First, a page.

How meaningful was the recently concluded 2019 Kuala Lumpur Summit which had only key leaders of Iran, Turkey, Qatar, and Malaysia as key participants, with the other forty over countries not interested in what they see as Malaysia trying to create a new Muslim bloc, stealing the thunder from Saudi Arabia? That country with a monopoly of the Islamic historical-legacy and the OIC (Organization of Islamic countries) is angry at the gathering of the “triple-nation-alliance of Turkey-Iran-Qatar,” being hosted by Mahathir’s Malaysia to perhaps challenge the hegemony of the Saudis.
But Iran and Turkey are troubled democracies, aren’t they? And Qatar is a supporter of Assad’s Syria. Essentially, the issues in the Muslim world are perennial and the word “ummah” is merely a nice thing to utter for religion to be used for global political ends. One needs to have a mastery of Complexity Theory of International Relations it could seem, to understand the Muslim world of today.
Is this summit, the fifth in the series of Muslim-improvement-plan summits, yet another time and money-waster for Malaysian, in which the speakers were merely bringing in stale and outdated proposals devoid of a good understanding of international affairs, let alone globalization, a process that has been happening for thousands of years – and one that pertains to Islam and its declining influence since the fall of the Ottoman Empire?
I recall the narratives on meaninglessness put forth as a philosophical argument by the Nobel Laureate French-Algerian philosopher Albert Camus whose analysis of the myth of Sisyphus speaks to the modern man, concerning the issue of depthlessness.
In this case, what was the KL Summit about? An ego trip of a few leaders, all guilty of overstaying their welcome and all having major issues with the people they govern, namely the issue of the fear of relinquishing power, while the people are forced to roll the rock up on the hill, daily, like the Camusian hero, Sisyphus.
What was the Muslim Summit about, or rather, what was there to summit about?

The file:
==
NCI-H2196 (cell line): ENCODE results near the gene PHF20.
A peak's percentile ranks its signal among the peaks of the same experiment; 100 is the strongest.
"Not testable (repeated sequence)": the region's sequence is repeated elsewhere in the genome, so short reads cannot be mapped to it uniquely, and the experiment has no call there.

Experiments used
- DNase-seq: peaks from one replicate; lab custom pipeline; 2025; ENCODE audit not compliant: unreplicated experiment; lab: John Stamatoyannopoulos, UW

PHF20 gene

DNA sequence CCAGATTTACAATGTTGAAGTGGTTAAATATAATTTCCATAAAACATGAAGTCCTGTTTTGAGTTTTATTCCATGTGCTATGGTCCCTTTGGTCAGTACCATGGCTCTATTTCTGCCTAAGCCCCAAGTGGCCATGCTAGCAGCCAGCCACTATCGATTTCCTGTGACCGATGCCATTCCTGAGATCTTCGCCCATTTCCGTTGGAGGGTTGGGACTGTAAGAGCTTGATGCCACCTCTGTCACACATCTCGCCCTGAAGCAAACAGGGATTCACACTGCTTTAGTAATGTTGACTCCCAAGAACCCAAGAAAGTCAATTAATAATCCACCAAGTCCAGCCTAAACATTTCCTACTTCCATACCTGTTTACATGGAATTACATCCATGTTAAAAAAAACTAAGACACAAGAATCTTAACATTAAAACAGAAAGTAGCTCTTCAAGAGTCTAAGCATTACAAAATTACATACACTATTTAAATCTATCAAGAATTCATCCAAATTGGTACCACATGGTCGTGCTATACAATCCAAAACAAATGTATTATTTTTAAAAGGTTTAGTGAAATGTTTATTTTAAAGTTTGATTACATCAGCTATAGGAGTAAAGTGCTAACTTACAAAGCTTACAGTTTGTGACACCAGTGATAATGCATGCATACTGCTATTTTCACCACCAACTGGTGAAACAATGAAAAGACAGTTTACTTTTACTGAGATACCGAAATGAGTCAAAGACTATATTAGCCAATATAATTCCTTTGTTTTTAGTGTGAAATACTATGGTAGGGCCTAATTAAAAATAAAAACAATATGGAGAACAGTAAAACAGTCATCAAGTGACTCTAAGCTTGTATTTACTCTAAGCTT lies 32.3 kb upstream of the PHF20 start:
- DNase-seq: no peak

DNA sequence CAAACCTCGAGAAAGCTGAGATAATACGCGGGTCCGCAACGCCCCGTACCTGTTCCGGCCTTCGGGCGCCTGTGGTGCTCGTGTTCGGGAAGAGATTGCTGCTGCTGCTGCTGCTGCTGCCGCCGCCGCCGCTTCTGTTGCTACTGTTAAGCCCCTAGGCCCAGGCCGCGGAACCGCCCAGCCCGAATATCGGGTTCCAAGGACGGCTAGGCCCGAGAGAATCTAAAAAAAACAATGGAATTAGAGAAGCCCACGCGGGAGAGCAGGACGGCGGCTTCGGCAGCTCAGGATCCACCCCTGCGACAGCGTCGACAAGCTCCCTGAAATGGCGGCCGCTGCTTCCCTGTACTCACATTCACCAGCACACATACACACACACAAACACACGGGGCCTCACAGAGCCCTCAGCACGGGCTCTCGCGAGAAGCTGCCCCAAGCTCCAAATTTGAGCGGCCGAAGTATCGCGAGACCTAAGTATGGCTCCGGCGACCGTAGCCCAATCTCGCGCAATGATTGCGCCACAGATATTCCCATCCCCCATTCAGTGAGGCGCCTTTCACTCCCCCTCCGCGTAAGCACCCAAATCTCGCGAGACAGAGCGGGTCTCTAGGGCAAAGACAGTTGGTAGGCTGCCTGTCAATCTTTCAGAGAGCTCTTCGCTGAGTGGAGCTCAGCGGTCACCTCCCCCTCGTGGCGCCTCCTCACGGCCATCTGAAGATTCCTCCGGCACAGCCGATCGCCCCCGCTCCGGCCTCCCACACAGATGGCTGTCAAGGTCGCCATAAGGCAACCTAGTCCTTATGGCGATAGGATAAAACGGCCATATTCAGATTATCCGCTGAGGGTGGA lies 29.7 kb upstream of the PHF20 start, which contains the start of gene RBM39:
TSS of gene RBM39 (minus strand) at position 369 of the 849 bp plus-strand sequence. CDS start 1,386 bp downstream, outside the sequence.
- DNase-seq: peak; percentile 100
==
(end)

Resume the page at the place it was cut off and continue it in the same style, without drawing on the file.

Is there a “Muslim country” today worthy of being spoken of as a model democracy?
Real Muslim leaders don’t cling on to power as long as they can.As long as they can use the ideological state apparatuses to even avoid prosection. That’s not democracy in Islam, is it? Today’s “Islamic countries” are essentially images of decadence, degeneration, and dictatorialism. So, in the KL Muslim Summit, what will, for example, Turkey’s Erdogan say about Islam, world peace, and torture in his own country? What about Iran and its problem with theocracy and the extreme moral policing it has engineered, in the name of the “Islamic republic”? And of course what about the image of Malaysia’s 94-year-old Mahathir Mohamad who returned to power after iron-gripping the country for 22-years in his firs tenure, and now refusing to leave office to give a chance for the younger leaders to shape the nation, in his second tenure? What would Prophet Muhammad say about these leaders?
In Malaysia, there is the issue of ignorance. Malays need not fear the civilizational legacy of Indian and China, of which Southeast Asia benefitted as a crossroads. Malays need not feel small by the monumentalism and ancientness of the Chinese and Indian civilizations. Learn from them.
When there is too much obsession with Arabic culture mistaken as Islamic culture as standard bearer of religiosity and piety, and the adoption of the disabling and violent strands of “Wahabbi jihadism”, Malay culture — or any for that matter — will be destroyed. Reclaim authenticity now.
The problem with the Muslim leaders is that they have created huge problems for their people and the religion. A brand of sane democracy is possible in ‘Muslim countries” if religion is separated from the state. Learn from Thomas Jefferson’s USA.
In this sense and in the context of the KL summit, what can Malaysia learn from Turkey and Iran what she has not learned from Saudi Arabia and Pakistan? Ayatollahs and dictators won’t teach us about true democracy in Islam, would they? Besides, how do you reconcile the Malaysian government’s stand on the Syiahs’ in Malaysia when Iran is invited to the summit?